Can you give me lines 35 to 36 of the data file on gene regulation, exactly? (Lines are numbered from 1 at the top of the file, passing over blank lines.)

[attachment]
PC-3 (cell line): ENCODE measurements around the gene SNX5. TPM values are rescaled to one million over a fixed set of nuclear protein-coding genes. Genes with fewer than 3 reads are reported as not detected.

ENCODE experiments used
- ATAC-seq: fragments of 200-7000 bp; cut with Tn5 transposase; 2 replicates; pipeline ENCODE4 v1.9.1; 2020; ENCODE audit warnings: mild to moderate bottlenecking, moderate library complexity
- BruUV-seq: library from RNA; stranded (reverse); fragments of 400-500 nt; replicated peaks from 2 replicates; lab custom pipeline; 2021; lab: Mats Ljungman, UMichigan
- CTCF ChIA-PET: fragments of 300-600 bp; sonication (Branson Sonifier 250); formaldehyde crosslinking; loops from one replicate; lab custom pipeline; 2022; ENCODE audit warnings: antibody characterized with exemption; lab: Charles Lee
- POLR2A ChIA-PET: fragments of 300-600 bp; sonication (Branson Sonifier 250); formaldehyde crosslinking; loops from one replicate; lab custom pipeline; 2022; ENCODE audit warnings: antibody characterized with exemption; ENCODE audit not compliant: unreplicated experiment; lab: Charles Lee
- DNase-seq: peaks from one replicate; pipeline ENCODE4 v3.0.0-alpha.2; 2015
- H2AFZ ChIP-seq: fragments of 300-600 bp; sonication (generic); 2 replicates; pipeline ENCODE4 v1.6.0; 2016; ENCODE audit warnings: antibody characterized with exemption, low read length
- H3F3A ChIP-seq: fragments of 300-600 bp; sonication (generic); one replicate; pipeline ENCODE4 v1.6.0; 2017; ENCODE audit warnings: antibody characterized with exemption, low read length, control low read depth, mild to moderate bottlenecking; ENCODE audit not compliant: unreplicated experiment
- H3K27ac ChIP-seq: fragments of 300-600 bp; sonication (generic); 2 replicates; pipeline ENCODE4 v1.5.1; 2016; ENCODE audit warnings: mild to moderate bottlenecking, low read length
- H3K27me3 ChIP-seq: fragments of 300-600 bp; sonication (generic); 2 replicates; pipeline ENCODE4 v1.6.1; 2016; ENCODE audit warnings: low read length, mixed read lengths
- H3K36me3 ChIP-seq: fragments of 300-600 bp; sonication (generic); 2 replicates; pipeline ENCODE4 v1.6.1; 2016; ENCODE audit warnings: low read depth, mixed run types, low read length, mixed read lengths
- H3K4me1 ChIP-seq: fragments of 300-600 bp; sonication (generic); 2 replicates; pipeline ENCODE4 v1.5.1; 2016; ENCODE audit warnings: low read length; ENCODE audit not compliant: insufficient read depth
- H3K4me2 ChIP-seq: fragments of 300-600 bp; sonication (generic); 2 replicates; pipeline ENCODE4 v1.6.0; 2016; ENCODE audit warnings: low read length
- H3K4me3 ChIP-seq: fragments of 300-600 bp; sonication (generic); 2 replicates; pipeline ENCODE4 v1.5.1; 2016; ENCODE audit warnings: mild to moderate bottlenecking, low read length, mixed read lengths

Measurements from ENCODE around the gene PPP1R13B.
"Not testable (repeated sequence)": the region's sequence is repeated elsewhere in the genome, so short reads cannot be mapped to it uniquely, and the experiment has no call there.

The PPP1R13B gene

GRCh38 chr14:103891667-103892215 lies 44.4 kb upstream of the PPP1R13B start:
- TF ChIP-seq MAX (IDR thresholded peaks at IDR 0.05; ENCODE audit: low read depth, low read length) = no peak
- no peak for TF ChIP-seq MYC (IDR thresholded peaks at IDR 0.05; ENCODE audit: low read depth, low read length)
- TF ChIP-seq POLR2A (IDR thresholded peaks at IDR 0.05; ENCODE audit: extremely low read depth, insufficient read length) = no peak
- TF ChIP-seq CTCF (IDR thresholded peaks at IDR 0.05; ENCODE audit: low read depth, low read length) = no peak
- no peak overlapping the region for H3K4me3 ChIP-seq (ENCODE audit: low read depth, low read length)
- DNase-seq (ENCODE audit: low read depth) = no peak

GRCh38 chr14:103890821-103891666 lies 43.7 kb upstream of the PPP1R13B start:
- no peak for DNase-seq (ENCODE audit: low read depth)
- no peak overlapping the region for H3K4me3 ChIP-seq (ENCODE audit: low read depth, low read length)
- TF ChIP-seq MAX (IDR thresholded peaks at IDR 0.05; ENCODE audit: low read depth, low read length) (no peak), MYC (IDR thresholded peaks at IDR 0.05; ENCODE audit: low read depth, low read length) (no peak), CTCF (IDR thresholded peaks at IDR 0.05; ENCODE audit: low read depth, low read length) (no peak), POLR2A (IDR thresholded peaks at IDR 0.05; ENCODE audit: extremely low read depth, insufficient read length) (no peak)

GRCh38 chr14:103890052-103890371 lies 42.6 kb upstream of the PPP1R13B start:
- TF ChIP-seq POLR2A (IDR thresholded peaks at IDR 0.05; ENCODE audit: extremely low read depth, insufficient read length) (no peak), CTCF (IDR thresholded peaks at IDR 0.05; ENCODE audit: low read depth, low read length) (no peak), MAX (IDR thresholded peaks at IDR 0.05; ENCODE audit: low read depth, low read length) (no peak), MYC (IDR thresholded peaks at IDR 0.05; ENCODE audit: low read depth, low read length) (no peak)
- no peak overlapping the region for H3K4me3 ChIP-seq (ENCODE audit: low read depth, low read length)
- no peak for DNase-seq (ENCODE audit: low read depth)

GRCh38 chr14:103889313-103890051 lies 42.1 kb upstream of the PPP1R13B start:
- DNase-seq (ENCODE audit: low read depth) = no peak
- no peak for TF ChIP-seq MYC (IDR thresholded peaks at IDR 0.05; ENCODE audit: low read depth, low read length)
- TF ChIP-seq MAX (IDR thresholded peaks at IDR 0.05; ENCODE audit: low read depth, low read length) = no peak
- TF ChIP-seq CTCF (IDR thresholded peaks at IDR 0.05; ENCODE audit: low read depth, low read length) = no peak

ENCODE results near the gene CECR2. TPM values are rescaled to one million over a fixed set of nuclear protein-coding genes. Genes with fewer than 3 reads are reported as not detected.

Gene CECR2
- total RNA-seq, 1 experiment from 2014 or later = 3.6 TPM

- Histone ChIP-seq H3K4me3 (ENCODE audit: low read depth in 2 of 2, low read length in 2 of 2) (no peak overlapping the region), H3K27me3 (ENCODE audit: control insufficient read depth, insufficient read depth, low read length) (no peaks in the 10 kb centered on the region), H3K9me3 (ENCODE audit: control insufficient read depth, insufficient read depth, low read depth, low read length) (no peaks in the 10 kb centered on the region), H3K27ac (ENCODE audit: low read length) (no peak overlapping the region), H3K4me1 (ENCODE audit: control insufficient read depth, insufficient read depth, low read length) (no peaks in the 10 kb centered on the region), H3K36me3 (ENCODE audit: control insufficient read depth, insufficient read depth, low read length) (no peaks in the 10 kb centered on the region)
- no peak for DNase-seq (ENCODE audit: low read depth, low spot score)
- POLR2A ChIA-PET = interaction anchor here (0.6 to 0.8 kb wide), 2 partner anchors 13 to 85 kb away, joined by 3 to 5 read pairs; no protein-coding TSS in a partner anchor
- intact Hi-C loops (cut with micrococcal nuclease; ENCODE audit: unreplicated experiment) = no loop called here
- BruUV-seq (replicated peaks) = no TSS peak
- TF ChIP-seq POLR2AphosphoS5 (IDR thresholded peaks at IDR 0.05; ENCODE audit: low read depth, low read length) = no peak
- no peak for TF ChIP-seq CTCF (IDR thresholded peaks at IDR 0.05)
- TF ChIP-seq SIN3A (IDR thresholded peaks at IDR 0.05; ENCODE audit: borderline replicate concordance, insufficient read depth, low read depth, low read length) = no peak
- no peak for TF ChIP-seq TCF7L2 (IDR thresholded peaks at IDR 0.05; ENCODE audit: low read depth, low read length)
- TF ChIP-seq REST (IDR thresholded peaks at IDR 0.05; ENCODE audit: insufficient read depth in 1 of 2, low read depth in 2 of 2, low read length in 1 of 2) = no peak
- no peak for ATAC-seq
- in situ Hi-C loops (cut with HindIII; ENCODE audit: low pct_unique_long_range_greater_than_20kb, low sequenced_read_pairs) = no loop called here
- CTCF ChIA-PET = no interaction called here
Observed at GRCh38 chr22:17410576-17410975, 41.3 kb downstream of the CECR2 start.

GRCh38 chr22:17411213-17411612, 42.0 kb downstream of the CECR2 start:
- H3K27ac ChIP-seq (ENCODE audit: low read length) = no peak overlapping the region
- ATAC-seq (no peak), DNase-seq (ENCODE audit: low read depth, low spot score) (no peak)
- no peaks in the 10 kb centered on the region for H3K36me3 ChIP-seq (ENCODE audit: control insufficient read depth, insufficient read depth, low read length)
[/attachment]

- DNase-seq (ENCODE audit: low read depth) = no peak
- no peak for TF ChIP-seq MYC (IDR thresholded peaks at IDR 0.05; ENCODE audit: low read depth, low read length)